Some people falsely assume that women too are required to participate in this highest level in the hierarchy of our responsibilities. They argue that in the glorious history of Islam, women did leave their homes and sacrifice their lives. Sumayyiah (radhyAllahu ‘anha) was martyred along with her husband Yasir (radhyAllahu ‘anhu). Ruqayyiah (radhyAllaha ‘anha) migrated to Madinah just as her husband ‘Usman (radhyAllahu ‘anhu) did. However, the people who quote these instances fail to realize that the migration’ and martyrdom of these women represent the essence and apex of the first level (not the third) of our building. It was for the sake of her staunch belief in Tauheed – the oneness of Allah (Subhanahu wa Ta’ala) – that Sumayyiah (radhyAllahu ‘anha) did not yield before Abu Jahal. A woman giving her life in order to keep her faith is the foundation (representing Iman), in relation to our building, where there is no difference in men’s and women’s responsibilities. It was a matter of standing up for what one believes in and remaining steadfast even if one’s life is at stake. It was not a matter of encountering the disbelievers on the battlefield. Even today, if a believing woman is faced with a choice between her faith and her life, the best and the most honorable thing is to remain firm on her faith and not to care for her life. It is, however, permissible in Islam to profess disbelief verbally in such a life threatening situation. Sumayyah (radhyAllahu ‘anha) and Yassir (radhyAllahu ‘anhu) sacrificed their lives to uphold their faith, whereas their son ‘Ammar (radhyAllahu ‘anhu) saved his life by orally claiming faithlessness.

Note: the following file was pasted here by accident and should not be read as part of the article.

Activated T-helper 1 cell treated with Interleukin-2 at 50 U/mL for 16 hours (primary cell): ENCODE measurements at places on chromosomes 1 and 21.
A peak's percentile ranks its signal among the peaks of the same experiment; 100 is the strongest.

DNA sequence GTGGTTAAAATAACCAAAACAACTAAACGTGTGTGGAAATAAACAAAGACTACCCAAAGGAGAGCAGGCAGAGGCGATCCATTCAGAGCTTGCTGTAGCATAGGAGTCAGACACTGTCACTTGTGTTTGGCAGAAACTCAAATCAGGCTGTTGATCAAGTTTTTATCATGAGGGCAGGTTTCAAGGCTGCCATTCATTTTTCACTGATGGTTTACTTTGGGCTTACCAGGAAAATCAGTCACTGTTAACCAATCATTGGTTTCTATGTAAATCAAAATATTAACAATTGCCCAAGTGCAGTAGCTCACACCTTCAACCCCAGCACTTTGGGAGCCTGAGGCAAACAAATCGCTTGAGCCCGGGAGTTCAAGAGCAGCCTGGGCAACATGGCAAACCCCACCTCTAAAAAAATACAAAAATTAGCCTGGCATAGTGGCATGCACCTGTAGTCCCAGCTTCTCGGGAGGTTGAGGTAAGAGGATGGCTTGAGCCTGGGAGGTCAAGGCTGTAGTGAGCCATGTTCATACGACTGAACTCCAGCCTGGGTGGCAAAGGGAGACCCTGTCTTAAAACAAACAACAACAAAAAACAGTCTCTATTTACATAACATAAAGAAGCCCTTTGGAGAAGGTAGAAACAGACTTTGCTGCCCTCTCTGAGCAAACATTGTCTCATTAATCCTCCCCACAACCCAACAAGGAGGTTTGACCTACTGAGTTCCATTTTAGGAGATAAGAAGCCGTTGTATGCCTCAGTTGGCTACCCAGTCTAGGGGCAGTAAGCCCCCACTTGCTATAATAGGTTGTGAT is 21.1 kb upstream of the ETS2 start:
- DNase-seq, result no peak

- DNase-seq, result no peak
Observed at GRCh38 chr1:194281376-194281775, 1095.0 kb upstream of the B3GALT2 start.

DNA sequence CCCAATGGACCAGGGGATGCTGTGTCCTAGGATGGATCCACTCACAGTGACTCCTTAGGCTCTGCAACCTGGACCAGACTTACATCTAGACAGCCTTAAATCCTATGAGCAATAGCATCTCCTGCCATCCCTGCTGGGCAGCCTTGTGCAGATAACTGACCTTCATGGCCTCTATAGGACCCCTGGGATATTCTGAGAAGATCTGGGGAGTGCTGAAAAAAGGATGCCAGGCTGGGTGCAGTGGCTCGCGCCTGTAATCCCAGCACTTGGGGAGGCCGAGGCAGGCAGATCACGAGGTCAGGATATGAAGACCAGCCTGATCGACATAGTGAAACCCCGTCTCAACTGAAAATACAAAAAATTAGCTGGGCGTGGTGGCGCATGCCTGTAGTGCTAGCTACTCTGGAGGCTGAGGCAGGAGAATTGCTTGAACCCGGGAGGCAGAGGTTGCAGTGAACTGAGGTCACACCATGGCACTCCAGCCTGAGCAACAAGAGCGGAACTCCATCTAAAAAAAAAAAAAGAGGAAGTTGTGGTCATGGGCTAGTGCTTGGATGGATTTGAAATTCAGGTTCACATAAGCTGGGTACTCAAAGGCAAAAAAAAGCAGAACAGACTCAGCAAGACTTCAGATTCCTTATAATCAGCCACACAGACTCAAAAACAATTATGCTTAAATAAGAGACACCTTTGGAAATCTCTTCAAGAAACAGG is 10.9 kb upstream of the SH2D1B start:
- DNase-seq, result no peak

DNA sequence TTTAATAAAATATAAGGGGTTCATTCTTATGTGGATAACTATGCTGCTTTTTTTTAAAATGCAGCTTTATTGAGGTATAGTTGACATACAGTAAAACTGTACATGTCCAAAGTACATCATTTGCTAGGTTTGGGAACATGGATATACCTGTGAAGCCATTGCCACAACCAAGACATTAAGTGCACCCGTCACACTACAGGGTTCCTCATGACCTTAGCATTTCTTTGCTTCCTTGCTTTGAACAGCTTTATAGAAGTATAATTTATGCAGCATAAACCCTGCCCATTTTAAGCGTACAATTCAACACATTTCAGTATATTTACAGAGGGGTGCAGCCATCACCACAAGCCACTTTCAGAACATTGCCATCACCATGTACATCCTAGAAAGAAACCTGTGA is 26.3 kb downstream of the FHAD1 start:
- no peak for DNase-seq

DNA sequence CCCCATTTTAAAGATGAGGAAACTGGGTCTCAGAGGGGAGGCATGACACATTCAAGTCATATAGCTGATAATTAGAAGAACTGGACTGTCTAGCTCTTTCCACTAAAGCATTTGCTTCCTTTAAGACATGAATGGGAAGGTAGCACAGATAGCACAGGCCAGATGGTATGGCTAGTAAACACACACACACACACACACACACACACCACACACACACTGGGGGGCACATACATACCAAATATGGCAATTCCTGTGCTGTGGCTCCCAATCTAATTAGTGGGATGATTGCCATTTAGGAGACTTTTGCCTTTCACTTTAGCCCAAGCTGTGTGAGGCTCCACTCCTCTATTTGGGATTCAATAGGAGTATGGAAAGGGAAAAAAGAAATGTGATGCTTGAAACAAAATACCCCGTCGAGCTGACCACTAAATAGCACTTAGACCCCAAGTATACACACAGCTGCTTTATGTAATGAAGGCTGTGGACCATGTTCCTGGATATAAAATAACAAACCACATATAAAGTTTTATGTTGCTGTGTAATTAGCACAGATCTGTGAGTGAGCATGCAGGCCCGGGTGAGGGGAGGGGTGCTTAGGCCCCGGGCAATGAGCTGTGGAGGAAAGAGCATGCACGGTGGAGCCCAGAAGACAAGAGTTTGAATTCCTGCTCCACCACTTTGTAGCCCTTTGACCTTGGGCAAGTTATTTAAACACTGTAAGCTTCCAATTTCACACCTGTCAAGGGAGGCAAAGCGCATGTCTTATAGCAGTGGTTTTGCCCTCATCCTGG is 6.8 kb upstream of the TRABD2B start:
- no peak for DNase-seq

Similarly, when practicing Islam becomes impossible in a land then the Muslims should migrate in the way of Allah (Subhanahu wa Ta’ala). Ruqayyah (radhyAllahu ‘anha) and Umm Habibah (radhyAllahu ‘anha) with few other women migrated with their Mahrams because life in Makkah became unbearable. Migration for keeping the Divine message alive while abandoning homeland and belongings is actually holding on to faith, the foundation of the building of Islam. In short, remaining loyal to Faith is something that applies to both men and women as does migrating in the way of Allah (Subhanahu wa Ta’ala). In this connection, please note the following verse of Surah Aal-e-’Imran: